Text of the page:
O’Malley said his deal to support the takeover of Maryland’s largest utility would net the state $1 billion in investment and potentially 6,000 saved or created jobs, although critics questioned the math behind those jobs numbers; most appeared to be for temporary construction work.
The governor was first elected in 2006 in part on a promise to reduce consumers’ electricity rates after deregulation of Maryland’s energy market. He has routinely taken a heavy handed approach since then to negotiating with energy companies but has had few successes in recent years.
O’Malley said he is pleased with this deal and is confident that with his approval, Chicago-based Exelon, which runs utility Commonwealth Edison, would receive final approval next month from state regulators for its proposed $7.9 billion takeover of Constellation Energy and subsidiary Baltimore Gas & Electric.
“Though I opposed this merger for many months, I have joined this settlement with Exelon because I believe the company has met the high bar that I demanded,” O’Malley said at a State House news conference, detailing how Exelon had first proposed 25 new megawatts of power generation and ultimately agreed to build in Maryland as much as 300 megawatts.
“In essence, it’s 10 times as much generation being built in Maryland, creating jobs in Maryland,” O’Malley said. “And for those focused on [solar and wind power] . . . this will amount to a doubling of our renewables portfolio in a much shorter time than foreseen.”
Industry analysts said Exelon agreed to greater concessions than expected. Exelon President and Chief Operating Officer Christopher M. Crane said the company recognized that “addressing the reasonable interests of the State of Maryland is an important element of the merger approval process.”
But some critics remain. In a statement, Sen. James C. Rosapepe (D-Prince George’s) Senate Republican leader E.J. Pipkin (R-Queen Anne’s) and called on Maryland’s Public Service Commission to go beyond O’Malley’s deal and require Exelon to spin off BGE to become an independent, Baltimore-based company.
“The PSC can and should require this spin off to protect consumers from excessive electric rates and outrageous power failures,” the senators said.
O’Malley, a lawyer, said that after a week of intense negotiations, he was confident that the deal would prevent Exelon from focusing only on profits and shirking its responsibility to provide quality service to consumers.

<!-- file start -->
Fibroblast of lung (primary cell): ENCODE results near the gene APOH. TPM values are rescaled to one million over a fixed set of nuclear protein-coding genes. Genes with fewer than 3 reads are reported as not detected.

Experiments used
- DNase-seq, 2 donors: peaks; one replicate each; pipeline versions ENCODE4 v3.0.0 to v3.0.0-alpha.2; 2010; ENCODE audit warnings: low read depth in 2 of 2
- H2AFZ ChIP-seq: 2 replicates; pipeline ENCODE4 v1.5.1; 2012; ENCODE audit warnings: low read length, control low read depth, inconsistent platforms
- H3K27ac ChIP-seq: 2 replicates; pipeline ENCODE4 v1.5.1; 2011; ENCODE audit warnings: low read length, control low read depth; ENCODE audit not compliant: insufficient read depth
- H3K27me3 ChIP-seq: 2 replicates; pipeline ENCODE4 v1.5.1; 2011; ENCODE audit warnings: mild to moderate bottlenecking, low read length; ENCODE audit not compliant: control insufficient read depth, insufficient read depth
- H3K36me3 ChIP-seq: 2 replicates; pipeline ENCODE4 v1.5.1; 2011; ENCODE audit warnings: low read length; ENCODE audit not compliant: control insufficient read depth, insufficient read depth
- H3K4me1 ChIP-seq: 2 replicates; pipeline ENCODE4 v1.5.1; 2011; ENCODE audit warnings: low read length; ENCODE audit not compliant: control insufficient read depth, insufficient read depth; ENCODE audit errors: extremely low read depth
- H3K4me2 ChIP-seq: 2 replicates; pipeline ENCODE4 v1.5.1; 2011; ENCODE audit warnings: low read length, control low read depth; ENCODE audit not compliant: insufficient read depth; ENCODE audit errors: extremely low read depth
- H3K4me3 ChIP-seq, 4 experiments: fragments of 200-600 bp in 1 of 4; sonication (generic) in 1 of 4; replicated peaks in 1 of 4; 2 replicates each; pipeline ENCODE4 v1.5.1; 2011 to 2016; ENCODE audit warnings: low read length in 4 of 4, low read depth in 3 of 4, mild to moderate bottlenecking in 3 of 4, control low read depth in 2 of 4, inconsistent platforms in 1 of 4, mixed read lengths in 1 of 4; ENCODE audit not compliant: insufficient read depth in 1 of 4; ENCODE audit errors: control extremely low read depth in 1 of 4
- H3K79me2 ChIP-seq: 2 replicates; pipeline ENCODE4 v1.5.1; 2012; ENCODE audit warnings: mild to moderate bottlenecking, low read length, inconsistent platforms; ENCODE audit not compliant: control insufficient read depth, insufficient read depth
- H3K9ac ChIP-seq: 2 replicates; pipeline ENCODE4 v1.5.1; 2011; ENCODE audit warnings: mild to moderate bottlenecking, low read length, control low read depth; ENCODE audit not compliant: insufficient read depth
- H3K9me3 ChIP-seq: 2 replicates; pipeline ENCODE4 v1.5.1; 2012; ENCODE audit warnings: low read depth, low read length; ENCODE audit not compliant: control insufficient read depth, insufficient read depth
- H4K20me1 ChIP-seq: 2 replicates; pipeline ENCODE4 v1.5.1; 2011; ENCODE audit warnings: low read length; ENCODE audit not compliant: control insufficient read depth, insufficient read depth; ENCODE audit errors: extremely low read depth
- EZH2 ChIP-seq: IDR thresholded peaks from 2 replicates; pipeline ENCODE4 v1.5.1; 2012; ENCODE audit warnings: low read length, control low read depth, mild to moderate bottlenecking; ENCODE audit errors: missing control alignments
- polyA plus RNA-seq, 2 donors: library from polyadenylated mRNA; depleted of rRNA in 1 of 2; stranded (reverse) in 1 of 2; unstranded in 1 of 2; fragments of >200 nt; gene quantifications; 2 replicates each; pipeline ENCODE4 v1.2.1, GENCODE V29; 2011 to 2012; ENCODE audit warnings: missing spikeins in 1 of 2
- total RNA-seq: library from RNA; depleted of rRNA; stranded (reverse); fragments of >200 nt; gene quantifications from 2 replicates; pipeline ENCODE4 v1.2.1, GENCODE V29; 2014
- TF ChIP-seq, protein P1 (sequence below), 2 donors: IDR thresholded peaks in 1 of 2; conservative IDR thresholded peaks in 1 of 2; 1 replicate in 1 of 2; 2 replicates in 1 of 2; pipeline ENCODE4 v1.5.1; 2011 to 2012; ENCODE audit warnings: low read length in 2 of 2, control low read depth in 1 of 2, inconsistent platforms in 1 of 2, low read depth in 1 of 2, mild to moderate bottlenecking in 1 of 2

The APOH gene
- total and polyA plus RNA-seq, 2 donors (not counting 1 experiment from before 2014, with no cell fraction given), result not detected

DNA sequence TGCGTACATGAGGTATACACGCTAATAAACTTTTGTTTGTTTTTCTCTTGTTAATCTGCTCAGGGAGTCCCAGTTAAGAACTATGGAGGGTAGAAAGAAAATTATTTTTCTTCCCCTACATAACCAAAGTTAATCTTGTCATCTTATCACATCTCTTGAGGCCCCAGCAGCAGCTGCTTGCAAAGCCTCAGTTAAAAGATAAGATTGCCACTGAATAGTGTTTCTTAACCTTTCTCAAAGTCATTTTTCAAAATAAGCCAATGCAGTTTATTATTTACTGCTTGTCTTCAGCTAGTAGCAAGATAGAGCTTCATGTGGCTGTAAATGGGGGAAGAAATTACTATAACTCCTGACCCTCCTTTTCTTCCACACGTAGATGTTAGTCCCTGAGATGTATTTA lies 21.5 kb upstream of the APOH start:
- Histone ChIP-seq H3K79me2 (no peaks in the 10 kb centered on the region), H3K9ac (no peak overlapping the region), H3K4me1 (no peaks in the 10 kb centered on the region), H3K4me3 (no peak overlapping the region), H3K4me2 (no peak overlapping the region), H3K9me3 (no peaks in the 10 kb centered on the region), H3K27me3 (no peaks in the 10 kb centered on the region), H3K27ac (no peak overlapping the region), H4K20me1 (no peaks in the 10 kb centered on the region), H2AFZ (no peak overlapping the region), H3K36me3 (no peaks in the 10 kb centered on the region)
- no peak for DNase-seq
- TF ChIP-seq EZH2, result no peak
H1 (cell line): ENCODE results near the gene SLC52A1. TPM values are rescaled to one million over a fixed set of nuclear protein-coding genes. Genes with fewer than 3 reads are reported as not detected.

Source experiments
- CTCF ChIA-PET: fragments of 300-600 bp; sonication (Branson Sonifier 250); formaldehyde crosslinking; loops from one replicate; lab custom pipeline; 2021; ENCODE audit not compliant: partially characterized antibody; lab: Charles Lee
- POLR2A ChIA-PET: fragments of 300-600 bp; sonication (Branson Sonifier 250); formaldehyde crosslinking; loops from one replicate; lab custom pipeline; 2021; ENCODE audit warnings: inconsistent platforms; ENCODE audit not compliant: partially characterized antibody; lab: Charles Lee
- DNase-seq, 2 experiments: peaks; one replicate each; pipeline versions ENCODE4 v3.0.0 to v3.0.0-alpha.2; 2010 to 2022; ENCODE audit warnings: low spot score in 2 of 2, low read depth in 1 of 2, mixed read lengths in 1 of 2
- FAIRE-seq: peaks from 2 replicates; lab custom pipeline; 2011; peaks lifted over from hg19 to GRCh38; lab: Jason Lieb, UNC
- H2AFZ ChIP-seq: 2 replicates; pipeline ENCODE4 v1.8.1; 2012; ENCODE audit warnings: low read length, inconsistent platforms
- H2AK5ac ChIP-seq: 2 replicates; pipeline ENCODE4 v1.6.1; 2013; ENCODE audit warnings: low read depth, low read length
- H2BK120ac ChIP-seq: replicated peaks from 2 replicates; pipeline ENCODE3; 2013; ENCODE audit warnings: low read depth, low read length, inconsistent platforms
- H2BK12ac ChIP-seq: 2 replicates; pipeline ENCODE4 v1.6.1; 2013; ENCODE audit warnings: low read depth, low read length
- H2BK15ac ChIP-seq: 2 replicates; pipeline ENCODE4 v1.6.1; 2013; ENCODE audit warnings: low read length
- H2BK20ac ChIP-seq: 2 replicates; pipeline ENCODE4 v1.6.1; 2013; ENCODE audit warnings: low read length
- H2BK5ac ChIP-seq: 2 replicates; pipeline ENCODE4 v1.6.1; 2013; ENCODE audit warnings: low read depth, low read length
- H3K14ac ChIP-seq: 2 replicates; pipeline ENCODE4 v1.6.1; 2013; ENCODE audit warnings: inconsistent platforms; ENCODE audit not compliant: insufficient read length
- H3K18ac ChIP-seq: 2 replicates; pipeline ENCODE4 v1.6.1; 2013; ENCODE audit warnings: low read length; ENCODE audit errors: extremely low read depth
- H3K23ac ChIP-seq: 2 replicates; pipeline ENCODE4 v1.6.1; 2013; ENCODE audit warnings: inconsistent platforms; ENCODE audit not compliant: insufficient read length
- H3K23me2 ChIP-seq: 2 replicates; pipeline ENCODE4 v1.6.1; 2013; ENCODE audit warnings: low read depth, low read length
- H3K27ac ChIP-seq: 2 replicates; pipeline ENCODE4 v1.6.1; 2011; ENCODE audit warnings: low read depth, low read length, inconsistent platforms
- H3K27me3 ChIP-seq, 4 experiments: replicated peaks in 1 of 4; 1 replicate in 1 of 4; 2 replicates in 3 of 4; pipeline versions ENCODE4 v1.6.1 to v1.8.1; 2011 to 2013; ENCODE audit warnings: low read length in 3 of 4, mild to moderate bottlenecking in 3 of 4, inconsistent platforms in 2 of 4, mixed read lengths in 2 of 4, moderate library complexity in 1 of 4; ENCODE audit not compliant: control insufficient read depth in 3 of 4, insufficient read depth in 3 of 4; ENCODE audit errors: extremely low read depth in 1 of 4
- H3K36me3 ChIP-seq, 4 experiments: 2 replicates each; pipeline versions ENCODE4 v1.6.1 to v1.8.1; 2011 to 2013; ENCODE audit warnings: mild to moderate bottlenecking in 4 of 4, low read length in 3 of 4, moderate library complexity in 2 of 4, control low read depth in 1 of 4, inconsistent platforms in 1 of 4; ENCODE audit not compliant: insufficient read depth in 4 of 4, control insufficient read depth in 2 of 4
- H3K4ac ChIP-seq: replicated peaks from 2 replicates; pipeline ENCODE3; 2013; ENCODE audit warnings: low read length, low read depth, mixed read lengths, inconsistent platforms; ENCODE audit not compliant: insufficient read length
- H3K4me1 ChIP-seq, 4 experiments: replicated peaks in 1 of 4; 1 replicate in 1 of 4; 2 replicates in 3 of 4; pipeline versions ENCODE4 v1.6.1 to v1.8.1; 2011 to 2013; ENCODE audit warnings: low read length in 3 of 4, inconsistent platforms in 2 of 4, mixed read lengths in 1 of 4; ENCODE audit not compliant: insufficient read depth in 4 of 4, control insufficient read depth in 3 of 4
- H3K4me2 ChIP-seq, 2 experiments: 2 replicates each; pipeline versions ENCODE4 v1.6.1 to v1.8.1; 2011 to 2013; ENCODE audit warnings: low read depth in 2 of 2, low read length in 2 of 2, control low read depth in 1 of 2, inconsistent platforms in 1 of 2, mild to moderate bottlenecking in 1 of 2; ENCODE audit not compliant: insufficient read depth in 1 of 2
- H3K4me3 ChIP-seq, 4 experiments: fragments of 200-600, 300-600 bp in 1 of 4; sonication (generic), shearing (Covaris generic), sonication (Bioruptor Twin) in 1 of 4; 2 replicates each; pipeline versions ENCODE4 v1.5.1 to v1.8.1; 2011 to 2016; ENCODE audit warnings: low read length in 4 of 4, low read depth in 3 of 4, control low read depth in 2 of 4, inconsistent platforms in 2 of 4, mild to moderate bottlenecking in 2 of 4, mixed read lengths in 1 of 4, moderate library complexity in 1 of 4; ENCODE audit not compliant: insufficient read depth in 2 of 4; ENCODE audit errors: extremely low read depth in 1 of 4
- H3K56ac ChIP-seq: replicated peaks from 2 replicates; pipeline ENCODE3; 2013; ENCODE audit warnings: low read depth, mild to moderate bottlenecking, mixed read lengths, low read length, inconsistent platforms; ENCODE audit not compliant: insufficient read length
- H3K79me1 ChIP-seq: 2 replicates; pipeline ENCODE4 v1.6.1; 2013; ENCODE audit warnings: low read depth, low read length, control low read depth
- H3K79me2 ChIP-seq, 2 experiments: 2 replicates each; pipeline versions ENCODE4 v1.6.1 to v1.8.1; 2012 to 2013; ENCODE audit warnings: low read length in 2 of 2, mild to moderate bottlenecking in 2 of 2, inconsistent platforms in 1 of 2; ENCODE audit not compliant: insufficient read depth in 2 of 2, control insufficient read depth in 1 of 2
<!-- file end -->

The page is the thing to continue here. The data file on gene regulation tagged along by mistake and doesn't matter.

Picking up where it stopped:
Under the deal, Maryland’s PSC will retain authority to spin off BGE, mostly in the event of catastrophes, such as a nuclear accident at Constellation-owned Calvert Cliffs or an Exelon bankruptcy, but also in the event of repeated violations of state orders.
The deal calls for Exelon to build 120 megawatts of natural gas generation and 125 megawatts of renewable energy generation.
If the latter is done with land-based windmills, the state’s on-shore generation of wind power would double. The arrangement also requires 30 megawatts of new solar generation, which would nearly double Maryland’s output.
The solar facility is expected to be built near Baltimore, and the power plant will be required to be built east of Frederick, near the state’ greatest area of energy demand.
Half of the power must be online by the end of 2015, and the other half within 10 years.
Without the deal, Maryland lacked incentives to make significant progress toward its goal of producing 20 percent of its energy from renewable sources within 10 years. But even with the help, the state will require a major infusion of renewable power from offshore wind or some other means to meet that mark.
Exelon also has promised to provide $30 million for an offshore wind development fund, which Malcolm Woolf, O’Malley’s Energy Administration director, said would “leapfrog” Maryland ahead of most other East Coast states in the nascent market. The state can use the money to begin gathering meteorological data at the proposed wind farm site, off the coast of Ocean City, he said.
“We’ve dramatically accelerated our development of offshore wind,” Woolf said. But he acknowledged that the General Assembly, which has been wary of the project’s potential impact on state ratepayers, must create a viable market for the power.
“We still have to have some way to finance it, so the need for legislation is still there.”